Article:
Coach Tyrone Slaughter of Whitney Young said of Jahlil, "He can score the basketball, there's no doubt about that. He's become a much better defender this season, he's lost a lot of weight. You know, he's an outstanding post player. In a day when most people in the post like to face the basket and do other things, he really takes great pride in putting his back to the basket. That's the way he scores the basketball. And that's why I said at the beginning he's become a force. When we need a basket, we can just throw him the ball and we expect him to score."

Long-time scout Tom Konchalski of HSBI Report said of Jahlil Okafor, "He has a big, strong frame. He has a superior basketball IQ for a big man. Usually big, young guys don't understand the game as well as he does. He's very intelligent and a nice guy who can be, because of his size, he can be down the road, you know, I'm not saying he's more skilled than Jabari Parker, but because he's 6'10", 260 or 270 or whatever he is, I think he can be an even greater influence on the game than Jabari Parker."

After taking less than a week to recover from the high school season, Jahlil was back in the gym training and competing. In early April, he lead the Mac Irvin Fire AAU program to the NY2LASports.com Swish 'N Dish Championship in Wisconsin. He was named the co-MVP after notching a pair of double-doubles on the final day en route to the title. He was scheduled to compete in the EYBL in California and Virginia, but suffered a high ankle sprain, which forced him to sit out consecutive weekends in order to recuperate.

Earlier this month in Dallas, the much anticipated Twin Towers of 6'11 Jahlil Okafor and 6'10" Cliff Alexander were unveiled at the Dallas leg of Nike's EYBL. Although the team split the four games in Texas, Jahlil registered four double-doubles, averaging seventeen points on a blistering 74.3% shooting and nearly twelve rebounds per game. The following weekend, the well-traveled Windy City duo then enjoyed a weekend of basketball in Miami with Adidas Nations.

On Saturday morning, Jahlil, who regularly wears Nike's LeBrons for ankle support, opted for the Hyperdunks. Early in the first half of a game against the All-Ohio Red, the rising senior felt the shooting pain of a re-injury to his high ankle sprain. He didn't play again for the remainder of the weekend, but cheered on his Mac Irvin teammates and is expected to make a full recovery.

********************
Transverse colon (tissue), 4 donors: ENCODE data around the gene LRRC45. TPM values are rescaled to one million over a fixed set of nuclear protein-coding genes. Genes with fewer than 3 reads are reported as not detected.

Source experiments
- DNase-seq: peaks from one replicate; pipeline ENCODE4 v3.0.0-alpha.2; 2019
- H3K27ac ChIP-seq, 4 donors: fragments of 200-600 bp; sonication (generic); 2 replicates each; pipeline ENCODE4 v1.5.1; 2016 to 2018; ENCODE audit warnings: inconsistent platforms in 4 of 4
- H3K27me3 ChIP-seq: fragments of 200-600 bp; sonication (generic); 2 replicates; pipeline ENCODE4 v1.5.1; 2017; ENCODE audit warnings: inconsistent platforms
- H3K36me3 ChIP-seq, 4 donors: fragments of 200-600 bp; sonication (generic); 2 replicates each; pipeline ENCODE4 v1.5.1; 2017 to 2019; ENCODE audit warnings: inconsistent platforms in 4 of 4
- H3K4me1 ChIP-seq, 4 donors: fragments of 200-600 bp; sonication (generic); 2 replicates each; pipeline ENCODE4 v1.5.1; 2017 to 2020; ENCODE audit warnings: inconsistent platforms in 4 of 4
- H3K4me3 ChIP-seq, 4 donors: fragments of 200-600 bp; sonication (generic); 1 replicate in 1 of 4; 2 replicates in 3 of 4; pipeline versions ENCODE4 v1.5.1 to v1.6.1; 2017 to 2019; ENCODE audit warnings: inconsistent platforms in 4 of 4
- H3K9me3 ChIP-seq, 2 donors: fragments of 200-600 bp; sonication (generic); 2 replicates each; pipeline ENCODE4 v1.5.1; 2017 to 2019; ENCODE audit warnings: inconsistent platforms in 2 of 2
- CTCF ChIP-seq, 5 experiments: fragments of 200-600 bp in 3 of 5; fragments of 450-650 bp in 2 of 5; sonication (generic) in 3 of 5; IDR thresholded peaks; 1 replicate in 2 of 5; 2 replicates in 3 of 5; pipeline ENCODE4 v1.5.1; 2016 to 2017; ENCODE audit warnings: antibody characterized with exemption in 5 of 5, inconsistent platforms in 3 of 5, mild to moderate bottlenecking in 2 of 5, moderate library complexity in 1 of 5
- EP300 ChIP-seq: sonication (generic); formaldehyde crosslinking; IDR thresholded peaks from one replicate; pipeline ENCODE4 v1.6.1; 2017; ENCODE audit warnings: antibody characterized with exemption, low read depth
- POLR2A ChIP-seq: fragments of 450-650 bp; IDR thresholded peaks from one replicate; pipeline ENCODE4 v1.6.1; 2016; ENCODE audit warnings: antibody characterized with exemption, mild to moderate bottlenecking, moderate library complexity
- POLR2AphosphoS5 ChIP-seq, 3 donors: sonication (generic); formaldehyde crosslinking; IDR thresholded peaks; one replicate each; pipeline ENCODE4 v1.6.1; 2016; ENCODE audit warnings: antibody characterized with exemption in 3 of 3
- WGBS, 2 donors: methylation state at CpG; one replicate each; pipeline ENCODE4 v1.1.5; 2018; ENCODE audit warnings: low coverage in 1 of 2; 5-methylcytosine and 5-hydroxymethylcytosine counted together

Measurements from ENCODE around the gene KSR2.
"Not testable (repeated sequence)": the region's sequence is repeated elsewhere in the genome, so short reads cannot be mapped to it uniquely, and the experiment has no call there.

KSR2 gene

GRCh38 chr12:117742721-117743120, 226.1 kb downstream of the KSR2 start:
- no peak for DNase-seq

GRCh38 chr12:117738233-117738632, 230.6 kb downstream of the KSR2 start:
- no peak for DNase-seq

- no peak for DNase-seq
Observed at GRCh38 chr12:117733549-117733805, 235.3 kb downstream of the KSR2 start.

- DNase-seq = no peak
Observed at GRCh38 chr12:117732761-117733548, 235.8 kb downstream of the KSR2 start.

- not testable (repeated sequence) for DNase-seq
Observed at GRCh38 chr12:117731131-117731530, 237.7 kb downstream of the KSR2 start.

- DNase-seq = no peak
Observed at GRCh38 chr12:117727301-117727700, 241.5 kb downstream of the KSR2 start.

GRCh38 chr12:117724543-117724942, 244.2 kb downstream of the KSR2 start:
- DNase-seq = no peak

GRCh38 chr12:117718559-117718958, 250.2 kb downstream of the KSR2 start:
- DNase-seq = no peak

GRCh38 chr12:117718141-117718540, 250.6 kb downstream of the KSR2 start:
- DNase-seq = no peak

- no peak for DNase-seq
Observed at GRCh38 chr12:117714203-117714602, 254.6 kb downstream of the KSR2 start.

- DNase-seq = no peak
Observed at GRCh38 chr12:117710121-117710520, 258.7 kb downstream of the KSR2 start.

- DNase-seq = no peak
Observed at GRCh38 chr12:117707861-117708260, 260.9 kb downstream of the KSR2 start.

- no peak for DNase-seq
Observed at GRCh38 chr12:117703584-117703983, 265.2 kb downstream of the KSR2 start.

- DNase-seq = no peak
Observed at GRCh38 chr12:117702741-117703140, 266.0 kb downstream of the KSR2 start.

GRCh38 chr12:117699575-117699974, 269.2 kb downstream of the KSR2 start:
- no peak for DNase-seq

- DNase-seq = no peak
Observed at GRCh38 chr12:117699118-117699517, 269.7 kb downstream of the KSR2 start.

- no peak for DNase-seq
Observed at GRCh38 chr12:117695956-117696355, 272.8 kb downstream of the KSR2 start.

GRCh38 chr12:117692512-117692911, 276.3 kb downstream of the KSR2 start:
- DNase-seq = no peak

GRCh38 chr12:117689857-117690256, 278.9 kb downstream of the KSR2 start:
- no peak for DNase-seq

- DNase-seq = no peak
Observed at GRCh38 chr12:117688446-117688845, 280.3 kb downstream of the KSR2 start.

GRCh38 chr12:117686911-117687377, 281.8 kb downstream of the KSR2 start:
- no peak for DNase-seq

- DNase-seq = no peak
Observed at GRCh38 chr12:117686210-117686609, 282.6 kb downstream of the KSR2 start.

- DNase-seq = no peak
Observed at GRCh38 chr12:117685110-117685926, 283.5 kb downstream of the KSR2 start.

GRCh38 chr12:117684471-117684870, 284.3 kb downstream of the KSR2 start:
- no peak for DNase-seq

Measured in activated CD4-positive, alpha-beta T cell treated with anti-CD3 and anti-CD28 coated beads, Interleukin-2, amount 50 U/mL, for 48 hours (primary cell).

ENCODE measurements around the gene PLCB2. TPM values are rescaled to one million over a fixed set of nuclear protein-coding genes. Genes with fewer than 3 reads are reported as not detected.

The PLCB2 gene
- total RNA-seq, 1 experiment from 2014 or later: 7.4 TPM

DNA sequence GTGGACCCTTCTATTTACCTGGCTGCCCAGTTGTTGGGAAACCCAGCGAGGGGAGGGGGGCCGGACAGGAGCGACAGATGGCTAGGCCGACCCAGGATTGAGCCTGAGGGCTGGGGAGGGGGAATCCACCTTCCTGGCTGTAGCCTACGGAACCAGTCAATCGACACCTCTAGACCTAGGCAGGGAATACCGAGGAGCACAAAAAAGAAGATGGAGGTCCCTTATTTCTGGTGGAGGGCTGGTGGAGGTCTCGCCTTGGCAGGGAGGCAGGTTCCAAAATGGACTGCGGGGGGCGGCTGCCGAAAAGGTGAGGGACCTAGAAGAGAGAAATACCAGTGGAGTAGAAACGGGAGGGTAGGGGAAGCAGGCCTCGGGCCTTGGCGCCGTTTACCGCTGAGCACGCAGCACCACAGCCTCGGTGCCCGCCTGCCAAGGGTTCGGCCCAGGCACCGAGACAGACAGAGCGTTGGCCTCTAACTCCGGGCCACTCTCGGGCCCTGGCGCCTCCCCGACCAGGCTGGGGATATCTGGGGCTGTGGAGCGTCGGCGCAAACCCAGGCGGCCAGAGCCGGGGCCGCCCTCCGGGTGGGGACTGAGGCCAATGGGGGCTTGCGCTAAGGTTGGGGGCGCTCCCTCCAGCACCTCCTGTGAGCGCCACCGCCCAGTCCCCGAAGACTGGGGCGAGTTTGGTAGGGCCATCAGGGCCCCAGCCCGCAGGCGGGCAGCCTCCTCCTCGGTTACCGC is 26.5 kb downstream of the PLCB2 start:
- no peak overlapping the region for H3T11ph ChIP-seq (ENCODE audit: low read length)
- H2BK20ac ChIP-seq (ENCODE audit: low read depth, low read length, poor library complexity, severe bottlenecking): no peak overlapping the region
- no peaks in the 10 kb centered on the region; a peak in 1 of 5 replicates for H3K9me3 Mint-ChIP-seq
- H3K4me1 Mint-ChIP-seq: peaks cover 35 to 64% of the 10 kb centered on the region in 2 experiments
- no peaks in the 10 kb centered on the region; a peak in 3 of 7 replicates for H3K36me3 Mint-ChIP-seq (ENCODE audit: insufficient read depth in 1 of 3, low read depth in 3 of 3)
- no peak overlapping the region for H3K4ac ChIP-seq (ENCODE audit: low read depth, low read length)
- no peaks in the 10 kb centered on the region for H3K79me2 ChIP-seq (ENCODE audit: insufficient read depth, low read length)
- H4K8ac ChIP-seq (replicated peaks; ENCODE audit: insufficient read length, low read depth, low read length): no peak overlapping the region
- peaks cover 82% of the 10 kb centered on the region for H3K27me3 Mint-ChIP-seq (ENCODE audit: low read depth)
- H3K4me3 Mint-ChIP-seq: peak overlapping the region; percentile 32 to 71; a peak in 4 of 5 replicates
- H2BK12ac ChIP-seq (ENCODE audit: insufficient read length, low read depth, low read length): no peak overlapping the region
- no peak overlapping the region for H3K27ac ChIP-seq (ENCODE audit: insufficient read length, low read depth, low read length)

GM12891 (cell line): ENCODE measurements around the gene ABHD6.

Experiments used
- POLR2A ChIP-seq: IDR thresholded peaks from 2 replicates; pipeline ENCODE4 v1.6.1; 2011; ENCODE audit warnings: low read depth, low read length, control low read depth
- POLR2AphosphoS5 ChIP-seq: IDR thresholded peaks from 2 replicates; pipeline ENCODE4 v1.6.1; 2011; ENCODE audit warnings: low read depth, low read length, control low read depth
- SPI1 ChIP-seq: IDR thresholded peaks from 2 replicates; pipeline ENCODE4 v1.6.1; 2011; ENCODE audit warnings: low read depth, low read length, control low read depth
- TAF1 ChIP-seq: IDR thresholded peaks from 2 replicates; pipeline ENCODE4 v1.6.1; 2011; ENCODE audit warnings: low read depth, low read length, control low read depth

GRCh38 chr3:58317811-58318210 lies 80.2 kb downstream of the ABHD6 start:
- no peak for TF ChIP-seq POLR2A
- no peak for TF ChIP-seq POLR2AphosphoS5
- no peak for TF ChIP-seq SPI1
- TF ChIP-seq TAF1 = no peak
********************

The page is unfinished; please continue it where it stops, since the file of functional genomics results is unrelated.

A lot of people had Memorial Day parties this weekend, but few had more basketball talent in attendance than at Debbie Jones' house. On Sunday night, Jahlil Okafor, walking with a gentle limp, was able to celebrate Memorial Day weekend at the home of Tyus Jones with fellow USA Basketball teammates Justise Winslow, Stanley Johnson, Joel Berry, and Larry Austin as well as Coach Don Showalter.

Starting on June 14 in Colorado Springs, CO, Jahlil will join Justise Winslow as one of only two rising high school seniors competing for a spot on the USA Basketball U-19 team, which is looking to capture the FIBA U-19 World Championship in Prague, Czech Republic. This is far from Okafor's first international experience. The Chicagoland product won the MVP and earned a gold medal at last summer's FIBA U-17 World Championship in Lithuania. In 2011, Jahlil and Jabari Parker helped lead the USA Basketball team to a gold medal at the FIBA Americas in Cancun, Mexico and visited Chichen Itza.

Whitney Young coach Tyrone Slaughter said, "There's no question that playing with that kind of coaching and the caliber of player who's playing against those guys day in and day out builds on your confidence. When you're good and gifted and then you add the confidence, it helps you go out and play. So I think that anybody who would suggest somehow that USA Basketball does not help is fooling themselves. I absolutely commend what they do. In fact, we encourage it. Our guys feel privileged to be able to play in that."